King County Metro is in the beginning stages of a year-long study that will try to answer an important question for the Central District: whether to keep electric trolley buses or replace them with some other technology.
In a public meeting tonight, a big crowd of people showed up to learn more and give Metro their feedback. The vast majority were big supporters of trolley buses and wanted to see them kept in Seattle. Sanjay Das (pictured above) was carrying a sign around the room that said “Save Seattle Trolley Buses!” He told us that he’s passionate about the topic because they “are clean, quiet, better hill climbers, and just plain cool.”
As we’ve discussed before, the projected cost of buying new electric trolley buses is much higher than diesel ones, leading the county to do an end-to-end comparison of all of the cost and environmental differences between various propulsion technologies. When the study is complete next year, it will include a recommendation to the county council, who will make the final decision on whether to keep the trolleys.
Here’s a few of the areas that the county has already identified as elements of the study:
- Capital costs for new buses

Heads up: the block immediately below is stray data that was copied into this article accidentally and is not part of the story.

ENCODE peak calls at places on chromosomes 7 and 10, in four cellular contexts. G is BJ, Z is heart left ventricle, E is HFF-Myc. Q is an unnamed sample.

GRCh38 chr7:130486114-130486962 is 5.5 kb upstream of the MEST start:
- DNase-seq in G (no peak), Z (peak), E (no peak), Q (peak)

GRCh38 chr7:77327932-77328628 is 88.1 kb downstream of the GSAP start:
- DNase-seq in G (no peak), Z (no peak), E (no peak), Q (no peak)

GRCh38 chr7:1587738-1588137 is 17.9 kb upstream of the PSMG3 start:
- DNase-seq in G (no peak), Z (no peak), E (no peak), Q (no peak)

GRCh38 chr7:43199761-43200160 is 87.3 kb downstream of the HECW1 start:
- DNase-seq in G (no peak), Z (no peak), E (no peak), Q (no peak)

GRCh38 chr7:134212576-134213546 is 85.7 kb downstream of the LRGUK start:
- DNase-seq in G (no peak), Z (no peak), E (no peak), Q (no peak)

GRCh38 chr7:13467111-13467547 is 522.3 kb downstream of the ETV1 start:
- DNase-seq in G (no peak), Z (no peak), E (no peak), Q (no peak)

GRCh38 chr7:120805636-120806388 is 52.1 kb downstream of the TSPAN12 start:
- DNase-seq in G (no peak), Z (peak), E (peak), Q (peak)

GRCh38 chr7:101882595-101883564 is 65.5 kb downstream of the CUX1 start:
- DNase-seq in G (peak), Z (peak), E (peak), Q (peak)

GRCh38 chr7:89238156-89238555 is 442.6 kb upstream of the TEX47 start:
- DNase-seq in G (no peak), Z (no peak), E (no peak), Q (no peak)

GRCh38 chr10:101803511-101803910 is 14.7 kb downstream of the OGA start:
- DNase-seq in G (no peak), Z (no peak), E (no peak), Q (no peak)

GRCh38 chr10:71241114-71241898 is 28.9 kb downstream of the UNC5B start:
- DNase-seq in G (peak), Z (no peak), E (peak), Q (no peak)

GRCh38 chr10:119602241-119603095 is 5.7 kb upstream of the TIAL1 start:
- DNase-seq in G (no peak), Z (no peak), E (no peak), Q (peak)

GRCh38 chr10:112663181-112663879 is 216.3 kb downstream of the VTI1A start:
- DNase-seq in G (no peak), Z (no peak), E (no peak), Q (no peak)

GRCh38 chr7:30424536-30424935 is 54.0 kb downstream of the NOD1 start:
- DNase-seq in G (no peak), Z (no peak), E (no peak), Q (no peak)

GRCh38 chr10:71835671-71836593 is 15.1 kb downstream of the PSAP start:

- Energy costs, including some work by experts to forecast a range of future diesel prices
- Other operating costs, such as maintenance, labor, and scheduling efficiency
- Air quality & greenhouse gas production
- Hill-climbing ability
The big question at this point is what else they need to add to that list. The first phase is “scoping”, to basically define the bounds of what the study will cover. And they’re actively soliciting public feedback to make sure that list is complete.
If you have items you’d like to see added, email them to firstname.lastname@example.org
Additionally, the county is very interested in any ways that the city can help reduce the cost of operation of the trolley system. We previously discussed two options for that, including lower electricity rates (small difference) and taking over responsibility for trolley line maintenance (big difference). They’re suggesting that people interested in those options make their opinions known to the city council.